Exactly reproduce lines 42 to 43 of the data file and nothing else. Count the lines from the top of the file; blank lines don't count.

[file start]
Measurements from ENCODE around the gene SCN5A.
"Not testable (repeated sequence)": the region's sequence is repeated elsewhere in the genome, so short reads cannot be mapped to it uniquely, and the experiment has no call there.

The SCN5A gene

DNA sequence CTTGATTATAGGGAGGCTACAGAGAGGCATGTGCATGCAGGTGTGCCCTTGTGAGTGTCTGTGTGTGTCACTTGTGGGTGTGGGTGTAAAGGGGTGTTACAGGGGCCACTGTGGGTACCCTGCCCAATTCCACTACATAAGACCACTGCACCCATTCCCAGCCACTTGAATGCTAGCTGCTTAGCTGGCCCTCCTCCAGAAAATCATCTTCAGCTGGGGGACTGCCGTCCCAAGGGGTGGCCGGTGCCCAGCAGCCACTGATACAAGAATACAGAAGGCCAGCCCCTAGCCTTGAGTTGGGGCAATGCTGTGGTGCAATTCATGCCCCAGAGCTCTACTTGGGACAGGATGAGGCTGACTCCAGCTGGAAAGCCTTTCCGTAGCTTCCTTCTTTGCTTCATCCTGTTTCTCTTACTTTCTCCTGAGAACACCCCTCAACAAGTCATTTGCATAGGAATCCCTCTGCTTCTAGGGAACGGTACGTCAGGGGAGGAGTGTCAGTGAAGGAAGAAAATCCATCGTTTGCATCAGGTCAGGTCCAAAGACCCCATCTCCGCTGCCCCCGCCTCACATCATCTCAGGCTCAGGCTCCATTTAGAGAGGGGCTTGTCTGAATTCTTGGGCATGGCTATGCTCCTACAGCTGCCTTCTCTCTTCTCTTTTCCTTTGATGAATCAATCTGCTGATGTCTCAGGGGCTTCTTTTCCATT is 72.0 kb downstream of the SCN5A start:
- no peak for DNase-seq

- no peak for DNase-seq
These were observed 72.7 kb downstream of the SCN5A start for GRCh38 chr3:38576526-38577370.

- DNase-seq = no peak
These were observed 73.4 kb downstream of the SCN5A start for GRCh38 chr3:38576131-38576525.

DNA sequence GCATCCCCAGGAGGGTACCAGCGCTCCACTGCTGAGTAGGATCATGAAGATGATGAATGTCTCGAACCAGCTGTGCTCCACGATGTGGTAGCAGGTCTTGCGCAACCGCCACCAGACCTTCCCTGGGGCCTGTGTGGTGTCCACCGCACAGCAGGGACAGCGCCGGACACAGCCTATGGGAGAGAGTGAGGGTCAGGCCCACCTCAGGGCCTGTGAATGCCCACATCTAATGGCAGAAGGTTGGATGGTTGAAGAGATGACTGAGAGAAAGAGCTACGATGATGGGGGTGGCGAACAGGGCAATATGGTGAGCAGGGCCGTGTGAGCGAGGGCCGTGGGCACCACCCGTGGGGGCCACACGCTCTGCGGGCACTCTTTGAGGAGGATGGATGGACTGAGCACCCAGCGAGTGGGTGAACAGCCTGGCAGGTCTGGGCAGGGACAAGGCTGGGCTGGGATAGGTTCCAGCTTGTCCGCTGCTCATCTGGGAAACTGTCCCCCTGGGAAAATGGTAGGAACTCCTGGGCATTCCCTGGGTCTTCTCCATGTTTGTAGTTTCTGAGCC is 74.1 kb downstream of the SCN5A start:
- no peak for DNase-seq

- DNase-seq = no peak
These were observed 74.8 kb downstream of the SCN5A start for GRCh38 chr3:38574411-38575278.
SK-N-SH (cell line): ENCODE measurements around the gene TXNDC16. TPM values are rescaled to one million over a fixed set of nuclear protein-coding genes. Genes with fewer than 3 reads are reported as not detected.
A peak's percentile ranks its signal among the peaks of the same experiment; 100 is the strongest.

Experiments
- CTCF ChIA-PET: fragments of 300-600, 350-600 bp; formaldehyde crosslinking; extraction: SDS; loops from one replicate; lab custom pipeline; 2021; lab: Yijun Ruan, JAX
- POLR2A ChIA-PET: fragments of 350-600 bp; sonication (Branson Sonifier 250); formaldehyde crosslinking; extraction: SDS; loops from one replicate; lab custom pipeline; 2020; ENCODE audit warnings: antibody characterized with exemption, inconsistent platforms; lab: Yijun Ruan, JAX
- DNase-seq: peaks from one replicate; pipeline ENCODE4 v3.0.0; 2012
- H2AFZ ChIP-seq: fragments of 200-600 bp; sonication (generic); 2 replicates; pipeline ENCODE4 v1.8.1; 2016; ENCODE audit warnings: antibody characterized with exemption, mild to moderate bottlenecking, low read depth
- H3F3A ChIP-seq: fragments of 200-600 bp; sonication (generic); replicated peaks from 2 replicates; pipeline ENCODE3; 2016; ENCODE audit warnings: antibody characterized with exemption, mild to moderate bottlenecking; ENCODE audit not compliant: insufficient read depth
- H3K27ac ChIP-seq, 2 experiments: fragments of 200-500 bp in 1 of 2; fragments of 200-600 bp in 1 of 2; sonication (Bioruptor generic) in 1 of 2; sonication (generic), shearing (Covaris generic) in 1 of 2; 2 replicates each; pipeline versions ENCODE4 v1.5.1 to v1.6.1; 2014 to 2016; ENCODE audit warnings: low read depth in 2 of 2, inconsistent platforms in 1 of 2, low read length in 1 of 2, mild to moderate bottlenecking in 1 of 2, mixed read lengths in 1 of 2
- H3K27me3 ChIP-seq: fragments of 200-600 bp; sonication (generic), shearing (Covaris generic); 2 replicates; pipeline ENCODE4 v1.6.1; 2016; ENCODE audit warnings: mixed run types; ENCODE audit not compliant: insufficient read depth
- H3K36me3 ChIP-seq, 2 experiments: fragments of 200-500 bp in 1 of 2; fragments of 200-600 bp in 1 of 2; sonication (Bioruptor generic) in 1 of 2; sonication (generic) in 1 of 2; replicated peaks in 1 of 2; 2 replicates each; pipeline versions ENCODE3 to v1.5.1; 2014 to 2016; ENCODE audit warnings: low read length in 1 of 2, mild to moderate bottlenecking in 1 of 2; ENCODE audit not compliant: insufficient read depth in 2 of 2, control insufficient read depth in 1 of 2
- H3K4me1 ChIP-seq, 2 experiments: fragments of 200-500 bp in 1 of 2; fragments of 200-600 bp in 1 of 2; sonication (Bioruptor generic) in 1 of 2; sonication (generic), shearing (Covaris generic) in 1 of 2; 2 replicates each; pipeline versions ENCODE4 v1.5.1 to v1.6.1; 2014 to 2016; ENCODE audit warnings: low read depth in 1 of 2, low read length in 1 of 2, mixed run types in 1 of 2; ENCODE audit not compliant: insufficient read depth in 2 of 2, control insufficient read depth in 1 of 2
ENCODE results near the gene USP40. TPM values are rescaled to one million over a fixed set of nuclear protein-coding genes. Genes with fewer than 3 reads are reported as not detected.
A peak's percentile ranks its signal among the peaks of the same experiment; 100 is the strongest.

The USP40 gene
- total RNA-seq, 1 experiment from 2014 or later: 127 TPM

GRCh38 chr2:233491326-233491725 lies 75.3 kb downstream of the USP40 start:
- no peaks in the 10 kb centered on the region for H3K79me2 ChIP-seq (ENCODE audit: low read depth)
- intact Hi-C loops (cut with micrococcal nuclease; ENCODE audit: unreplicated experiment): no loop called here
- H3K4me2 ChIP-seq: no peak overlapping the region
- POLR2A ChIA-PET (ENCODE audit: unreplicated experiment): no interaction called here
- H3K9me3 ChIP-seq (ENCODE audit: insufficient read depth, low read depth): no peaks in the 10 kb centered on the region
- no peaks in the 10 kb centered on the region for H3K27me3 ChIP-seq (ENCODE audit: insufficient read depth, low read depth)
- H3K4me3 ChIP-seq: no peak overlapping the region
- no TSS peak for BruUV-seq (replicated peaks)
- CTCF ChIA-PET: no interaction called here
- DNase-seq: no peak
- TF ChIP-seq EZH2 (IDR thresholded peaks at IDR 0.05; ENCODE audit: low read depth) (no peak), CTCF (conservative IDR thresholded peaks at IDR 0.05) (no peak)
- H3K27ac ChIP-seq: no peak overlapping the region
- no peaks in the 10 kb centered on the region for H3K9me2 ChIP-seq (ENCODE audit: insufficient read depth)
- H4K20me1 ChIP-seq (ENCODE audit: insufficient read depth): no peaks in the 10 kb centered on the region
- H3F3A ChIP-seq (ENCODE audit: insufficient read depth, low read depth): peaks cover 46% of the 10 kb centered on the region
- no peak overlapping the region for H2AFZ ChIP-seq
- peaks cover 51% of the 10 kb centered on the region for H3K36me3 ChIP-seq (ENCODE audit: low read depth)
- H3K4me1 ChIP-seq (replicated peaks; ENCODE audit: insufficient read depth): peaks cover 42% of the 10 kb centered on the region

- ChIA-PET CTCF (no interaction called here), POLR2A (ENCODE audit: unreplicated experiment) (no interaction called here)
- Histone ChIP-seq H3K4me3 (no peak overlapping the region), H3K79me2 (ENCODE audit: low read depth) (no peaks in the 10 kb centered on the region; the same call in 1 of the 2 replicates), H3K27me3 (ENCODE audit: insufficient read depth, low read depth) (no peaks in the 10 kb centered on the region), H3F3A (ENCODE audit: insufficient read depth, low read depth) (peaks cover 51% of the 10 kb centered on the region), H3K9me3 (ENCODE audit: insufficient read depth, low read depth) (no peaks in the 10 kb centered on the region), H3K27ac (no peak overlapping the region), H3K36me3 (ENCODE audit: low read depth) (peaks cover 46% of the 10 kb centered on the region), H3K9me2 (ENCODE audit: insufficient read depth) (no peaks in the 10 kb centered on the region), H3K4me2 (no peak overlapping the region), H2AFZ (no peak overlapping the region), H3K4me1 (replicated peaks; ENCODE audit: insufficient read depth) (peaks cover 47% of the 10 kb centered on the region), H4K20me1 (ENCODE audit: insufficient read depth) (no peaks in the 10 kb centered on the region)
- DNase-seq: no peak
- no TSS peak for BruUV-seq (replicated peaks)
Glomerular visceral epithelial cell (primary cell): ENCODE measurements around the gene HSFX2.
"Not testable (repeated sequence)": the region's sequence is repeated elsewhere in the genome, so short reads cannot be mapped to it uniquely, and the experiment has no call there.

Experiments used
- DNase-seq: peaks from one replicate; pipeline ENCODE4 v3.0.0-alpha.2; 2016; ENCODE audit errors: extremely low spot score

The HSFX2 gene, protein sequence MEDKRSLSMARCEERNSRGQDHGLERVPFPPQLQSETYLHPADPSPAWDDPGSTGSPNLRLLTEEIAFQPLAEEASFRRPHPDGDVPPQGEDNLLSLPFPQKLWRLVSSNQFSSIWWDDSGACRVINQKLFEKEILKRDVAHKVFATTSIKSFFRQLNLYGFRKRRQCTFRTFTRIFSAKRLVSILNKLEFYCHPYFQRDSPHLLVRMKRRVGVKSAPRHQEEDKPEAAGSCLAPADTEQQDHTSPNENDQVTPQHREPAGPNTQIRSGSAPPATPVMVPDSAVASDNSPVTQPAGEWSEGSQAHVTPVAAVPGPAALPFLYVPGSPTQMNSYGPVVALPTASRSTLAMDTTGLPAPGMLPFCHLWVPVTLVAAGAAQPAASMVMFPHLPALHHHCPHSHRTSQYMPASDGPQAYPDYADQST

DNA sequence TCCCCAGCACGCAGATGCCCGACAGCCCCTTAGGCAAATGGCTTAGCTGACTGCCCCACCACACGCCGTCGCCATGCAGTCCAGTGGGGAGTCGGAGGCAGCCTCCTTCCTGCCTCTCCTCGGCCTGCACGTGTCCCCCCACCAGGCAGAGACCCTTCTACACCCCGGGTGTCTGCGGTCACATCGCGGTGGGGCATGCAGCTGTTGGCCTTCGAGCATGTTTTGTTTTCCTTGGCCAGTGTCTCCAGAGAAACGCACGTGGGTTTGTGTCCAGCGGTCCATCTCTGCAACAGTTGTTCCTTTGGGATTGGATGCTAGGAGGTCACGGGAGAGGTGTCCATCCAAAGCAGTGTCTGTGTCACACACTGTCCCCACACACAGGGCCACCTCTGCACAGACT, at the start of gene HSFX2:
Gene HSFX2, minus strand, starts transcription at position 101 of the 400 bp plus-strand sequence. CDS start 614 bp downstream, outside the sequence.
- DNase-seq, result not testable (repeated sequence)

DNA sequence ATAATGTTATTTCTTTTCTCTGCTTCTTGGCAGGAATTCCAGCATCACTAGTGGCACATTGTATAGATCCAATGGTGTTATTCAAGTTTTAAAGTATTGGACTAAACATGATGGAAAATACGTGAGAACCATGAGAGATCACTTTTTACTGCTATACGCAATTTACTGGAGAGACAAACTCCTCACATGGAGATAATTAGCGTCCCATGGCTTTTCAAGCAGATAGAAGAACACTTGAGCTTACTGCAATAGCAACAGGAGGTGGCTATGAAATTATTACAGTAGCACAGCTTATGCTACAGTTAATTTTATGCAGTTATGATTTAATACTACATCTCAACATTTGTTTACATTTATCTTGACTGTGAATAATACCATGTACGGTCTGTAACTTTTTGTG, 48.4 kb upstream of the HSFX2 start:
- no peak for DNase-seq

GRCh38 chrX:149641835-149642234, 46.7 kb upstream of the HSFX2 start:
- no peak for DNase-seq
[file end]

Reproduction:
- H3K27ac ChIP-seq: no peak overlapping the region
- no peaks in the 10 kb centered on the region for H3K9me2 ChIP-seq (ENCODE audit: insufficient read depth)